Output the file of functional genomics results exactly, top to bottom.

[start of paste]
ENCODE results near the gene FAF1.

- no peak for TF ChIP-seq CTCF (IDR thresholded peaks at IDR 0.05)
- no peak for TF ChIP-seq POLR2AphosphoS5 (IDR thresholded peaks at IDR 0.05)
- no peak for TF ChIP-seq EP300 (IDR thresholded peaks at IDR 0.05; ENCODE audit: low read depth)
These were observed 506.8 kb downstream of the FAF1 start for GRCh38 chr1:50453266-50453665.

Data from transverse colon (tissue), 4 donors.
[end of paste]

ENCODE results near the gene FAF1.

- no peak for TF ChIP-seq CTCF (IDR thresholded peaks at IDR 0.05)
- no peak for TF ChIP-seq POLR2AphosphoS5 (IDR thresholded peaks at IDR 0.05)
- no peak for TF ChIP-seq EP300 (IDR thresholded peaks at IDR 0.05; ENCODE audit: low read depth)
These were observed 506.8 kb downstream of the FAF1 start for GRCh38 chr1:50453266-50453665.

Data from transverse colon (tissue), 4 donors.